Reading David Weinberger’s The Problem with the Data-Information-Knowledge-Wisdom Hierarchy – The Conversation – Harvard Business Review

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Found at  The Problem with the Data-Information-Knowledge-Wisdom Hierarchy – The Conversation – Harvard Business Review.

The data-information-knowledge-wisdom hierarchy seemed like a really great idea when it was first proposed. But its rapid acceptance was in fact a sign of how worried we were about the real value of the information systems we had built at such great expense. What looks like a logical progression is actually a desperate cry for help.

The DIKW hierarchy (as it came to be known) was brought to prominence by Russell Ackoff in his address accepting the presidency of the International Society for General Systems Research in 1989. But the actual first recorded instance of it was in 1934:

Where is the Life we have lost in living?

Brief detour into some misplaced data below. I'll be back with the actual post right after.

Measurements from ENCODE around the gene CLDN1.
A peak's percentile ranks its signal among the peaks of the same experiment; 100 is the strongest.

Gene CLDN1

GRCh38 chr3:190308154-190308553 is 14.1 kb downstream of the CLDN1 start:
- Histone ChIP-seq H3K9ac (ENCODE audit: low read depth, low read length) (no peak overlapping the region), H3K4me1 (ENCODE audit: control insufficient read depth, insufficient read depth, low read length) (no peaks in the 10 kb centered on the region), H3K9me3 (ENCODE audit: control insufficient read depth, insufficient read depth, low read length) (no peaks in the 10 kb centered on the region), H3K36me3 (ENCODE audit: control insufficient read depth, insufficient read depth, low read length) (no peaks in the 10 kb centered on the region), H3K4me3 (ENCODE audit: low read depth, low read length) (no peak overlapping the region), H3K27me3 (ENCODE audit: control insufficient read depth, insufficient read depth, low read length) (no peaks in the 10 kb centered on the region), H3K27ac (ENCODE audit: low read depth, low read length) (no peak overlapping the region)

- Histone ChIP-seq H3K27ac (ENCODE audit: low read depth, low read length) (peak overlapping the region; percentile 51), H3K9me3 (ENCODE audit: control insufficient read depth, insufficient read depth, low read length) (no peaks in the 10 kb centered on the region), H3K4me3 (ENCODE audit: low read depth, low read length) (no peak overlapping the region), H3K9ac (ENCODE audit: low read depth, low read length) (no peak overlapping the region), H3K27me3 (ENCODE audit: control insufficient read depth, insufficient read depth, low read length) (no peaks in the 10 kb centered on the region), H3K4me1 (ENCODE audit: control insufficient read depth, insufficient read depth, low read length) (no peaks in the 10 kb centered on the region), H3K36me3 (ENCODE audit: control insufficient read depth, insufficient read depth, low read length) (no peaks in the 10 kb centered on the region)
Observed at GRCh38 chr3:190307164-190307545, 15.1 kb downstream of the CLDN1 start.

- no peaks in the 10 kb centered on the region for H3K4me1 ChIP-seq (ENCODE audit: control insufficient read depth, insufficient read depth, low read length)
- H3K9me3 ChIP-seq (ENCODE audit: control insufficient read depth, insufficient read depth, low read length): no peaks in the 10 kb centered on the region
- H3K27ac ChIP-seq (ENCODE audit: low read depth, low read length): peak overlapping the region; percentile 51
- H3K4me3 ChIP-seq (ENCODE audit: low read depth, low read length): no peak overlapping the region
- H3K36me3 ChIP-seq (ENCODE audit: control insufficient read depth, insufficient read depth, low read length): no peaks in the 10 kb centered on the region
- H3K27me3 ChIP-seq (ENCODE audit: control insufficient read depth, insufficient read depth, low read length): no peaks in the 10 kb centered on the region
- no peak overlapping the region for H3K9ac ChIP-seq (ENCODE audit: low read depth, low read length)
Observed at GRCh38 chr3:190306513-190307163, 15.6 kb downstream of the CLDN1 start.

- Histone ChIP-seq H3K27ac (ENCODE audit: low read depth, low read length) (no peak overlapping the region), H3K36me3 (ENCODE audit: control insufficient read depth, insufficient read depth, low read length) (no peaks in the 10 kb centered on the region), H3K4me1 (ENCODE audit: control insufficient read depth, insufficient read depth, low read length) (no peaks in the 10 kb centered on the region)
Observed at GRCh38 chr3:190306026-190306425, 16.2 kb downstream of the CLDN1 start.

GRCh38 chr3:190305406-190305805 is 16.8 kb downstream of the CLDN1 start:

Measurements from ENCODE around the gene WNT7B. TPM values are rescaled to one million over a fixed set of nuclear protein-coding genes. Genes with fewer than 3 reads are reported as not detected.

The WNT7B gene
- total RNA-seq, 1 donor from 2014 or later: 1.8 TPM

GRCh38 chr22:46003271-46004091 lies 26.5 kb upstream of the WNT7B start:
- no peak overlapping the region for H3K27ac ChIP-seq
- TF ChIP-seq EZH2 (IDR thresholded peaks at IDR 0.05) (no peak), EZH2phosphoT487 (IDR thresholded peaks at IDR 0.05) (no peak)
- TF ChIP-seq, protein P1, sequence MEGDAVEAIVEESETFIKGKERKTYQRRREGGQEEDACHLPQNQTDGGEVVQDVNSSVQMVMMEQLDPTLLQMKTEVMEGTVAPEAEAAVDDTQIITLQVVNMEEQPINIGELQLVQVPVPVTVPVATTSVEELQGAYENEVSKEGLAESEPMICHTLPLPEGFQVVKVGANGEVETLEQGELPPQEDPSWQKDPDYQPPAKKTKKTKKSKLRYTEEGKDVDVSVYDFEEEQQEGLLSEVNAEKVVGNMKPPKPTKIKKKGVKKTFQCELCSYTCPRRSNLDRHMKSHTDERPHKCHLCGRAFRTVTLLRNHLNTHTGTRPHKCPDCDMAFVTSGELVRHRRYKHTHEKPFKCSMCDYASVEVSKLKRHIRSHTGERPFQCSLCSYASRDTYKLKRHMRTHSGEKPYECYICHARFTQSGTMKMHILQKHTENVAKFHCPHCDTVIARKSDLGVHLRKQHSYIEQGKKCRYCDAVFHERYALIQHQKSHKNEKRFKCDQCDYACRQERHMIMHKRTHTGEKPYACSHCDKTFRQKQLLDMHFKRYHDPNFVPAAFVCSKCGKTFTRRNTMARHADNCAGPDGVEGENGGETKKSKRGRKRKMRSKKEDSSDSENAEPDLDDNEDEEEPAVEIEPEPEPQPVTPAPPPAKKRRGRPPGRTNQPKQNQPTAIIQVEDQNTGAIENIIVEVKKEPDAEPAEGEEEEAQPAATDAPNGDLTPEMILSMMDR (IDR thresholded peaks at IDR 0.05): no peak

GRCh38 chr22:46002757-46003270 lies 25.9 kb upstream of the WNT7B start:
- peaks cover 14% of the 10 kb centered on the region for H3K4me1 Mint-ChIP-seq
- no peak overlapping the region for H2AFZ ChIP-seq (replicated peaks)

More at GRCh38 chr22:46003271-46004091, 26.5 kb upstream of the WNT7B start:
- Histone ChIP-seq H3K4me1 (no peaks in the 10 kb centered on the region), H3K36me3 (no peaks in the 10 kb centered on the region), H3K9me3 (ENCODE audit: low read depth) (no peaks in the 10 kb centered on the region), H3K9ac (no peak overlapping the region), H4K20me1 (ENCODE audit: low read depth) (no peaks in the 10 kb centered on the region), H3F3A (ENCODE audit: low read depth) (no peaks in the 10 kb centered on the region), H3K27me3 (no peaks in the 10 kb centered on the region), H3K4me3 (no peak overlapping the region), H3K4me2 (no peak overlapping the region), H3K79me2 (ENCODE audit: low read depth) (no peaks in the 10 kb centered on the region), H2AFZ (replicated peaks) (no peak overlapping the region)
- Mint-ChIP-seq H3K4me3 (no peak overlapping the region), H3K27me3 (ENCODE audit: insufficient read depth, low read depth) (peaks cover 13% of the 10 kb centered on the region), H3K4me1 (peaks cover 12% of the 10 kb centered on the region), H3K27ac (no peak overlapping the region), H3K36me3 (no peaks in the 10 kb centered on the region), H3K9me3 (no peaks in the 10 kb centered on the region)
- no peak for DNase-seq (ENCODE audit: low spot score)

Where is the wisdom we have lost in knowledge?
Where is the knowledge we have lost in the information?

To be continued at  The Problem with the Data-Information-Knowledge-Wisdom Hierarchy – The Conversation – Harvard Business Review.

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One thought on “Reading David Weinberger’s The Problem with the Data-Information-Knowledge-Wisdom Hierarchy – The Conversation – Harvard Business Review

  1. In their book ‘STRA’ René ten Bos and Ruud Kaulingfreks gave a very enlightening views on the subject. Using Matthieu Weggeman’s formula K = f (I * EVA) (information, experience, skills and attitude) they indicate that the problem of knowledge is that it suggests that knowledge is an autonomous company. “knowledge as an objective value would have outside the context of interactions between people themselves”.

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